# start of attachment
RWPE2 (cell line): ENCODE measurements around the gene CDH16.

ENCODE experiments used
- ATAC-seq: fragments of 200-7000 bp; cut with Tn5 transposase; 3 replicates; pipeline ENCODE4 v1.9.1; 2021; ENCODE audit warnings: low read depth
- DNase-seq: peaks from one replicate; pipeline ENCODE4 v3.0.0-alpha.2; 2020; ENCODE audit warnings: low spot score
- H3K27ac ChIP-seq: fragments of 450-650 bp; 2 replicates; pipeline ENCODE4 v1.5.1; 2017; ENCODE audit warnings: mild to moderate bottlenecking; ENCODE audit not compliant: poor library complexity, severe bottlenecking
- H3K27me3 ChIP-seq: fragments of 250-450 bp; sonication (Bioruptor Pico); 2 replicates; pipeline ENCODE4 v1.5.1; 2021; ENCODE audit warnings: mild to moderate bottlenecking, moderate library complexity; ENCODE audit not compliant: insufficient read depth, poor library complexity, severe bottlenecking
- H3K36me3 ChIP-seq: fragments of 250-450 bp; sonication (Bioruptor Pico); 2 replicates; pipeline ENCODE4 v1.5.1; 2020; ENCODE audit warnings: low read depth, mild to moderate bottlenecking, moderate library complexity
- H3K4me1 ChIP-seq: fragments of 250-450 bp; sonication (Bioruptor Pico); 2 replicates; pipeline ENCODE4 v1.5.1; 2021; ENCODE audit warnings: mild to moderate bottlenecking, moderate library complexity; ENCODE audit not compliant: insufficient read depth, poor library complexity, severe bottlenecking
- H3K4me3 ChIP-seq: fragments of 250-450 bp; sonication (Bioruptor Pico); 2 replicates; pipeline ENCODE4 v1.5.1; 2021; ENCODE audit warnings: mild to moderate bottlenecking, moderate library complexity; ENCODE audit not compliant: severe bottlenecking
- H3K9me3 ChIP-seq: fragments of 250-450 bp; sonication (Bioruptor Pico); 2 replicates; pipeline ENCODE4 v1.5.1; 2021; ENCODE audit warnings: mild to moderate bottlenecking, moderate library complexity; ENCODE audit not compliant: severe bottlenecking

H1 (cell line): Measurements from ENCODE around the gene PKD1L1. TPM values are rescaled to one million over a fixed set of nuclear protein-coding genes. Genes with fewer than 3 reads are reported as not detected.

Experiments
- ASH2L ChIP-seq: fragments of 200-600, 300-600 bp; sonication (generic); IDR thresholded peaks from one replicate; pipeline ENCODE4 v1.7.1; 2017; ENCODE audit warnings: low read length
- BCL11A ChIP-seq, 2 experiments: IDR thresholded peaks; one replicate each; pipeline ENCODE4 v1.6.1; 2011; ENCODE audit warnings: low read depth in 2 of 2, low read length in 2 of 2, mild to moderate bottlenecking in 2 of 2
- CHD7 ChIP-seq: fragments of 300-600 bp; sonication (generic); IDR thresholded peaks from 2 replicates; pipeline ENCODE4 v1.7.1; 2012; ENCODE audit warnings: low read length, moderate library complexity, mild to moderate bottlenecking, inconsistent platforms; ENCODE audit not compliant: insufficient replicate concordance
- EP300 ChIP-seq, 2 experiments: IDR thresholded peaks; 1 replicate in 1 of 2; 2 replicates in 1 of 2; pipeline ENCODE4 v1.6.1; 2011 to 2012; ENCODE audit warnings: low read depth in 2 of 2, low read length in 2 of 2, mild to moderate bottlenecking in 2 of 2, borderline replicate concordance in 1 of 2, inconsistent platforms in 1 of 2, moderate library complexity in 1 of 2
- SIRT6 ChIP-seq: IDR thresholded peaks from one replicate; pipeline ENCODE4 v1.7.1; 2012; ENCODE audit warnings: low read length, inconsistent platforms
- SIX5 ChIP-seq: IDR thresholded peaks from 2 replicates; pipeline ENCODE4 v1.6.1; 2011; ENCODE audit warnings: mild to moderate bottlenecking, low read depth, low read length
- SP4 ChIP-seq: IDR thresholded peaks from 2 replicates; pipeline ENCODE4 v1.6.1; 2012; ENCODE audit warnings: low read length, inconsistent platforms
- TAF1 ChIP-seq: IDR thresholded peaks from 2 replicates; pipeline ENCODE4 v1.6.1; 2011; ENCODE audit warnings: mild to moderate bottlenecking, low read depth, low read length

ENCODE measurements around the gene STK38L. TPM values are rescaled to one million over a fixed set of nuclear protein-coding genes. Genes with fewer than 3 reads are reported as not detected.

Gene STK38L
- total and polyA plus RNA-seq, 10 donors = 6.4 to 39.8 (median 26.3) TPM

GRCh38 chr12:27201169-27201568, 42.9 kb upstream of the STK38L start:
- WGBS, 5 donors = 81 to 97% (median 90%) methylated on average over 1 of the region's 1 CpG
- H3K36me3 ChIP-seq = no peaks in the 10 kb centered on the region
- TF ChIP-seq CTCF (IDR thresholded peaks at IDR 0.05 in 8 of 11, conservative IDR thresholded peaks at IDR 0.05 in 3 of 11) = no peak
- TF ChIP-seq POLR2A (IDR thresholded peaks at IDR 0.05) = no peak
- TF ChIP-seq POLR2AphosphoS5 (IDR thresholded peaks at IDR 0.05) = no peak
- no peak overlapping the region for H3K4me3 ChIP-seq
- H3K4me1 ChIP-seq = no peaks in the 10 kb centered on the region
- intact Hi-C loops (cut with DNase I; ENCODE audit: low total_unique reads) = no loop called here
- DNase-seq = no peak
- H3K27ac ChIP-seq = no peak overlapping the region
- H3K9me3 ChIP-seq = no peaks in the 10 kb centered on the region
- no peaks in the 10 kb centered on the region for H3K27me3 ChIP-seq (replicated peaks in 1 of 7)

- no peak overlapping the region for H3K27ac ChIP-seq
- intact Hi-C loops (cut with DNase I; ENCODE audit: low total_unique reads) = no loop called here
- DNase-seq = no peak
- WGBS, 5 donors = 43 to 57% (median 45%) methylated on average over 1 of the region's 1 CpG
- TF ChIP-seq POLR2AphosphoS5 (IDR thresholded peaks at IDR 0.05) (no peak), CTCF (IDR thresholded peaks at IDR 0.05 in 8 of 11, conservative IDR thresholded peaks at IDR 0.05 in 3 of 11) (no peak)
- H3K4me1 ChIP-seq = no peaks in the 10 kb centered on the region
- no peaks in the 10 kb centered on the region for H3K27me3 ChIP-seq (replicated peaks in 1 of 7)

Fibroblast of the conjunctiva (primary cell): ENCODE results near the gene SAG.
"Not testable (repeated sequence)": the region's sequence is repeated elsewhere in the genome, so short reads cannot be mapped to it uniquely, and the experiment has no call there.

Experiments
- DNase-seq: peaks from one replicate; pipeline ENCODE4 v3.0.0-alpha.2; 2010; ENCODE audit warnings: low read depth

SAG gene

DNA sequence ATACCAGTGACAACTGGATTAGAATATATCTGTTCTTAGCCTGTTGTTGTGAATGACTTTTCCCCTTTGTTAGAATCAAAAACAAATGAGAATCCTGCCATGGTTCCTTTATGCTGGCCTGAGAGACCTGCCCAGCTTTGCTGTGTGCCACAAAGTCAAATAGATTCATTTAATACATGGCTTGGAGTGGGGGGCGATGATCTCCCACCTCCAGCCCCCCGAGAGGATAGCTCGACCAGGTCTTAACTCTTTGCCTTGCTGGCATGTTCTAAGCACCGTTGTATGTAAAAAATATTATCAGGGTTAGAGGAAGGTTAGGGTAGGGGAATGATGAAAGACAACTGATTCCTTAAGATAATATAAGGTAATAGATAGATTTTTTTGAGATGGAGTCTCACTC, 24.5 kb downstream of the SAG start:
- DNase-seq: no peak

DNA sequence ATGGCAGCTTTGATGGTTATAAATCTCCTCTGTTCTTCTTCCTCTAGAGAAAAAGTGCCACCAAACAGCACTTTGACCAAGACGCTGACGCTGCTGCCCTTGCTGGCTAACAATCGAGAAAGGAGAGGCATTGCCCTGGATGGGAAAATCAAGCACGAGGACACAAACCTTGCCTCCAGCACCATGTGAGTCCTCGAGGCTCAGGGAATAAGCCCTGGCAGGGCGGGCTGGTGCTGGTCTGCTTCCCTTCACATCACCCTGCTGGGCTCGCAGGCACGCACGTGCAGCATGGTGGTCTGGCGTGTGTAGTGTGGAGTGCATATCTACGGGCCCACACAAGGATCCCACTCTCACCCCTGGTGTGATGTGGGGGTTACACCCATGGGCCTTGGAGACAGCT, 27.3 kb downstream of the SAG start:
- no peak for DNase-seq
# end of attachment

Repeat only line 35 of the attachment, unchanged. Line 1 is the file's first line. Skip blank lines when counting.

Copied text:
- H3K9me3 ChIP-seq = no peaks in the 10 kb centered on the region